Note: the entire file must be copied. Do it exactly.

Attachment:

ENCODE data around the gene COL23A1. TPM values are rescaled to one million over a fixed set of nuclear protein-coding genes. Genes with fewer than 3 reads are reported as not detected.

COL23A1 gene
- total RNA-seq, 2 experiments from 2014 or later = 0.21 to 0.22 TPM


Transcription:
ENCODE data around the gene COL23A1. TPM values are rescaled to one million over a fixed set of nuclear protein-coding genes. Genes with fewer than 3 reads are reported as not detected.

COL23A1 gene
- total RNA-seq, 2 experiments from 2014 or later = 0.21 to 0.22 TPM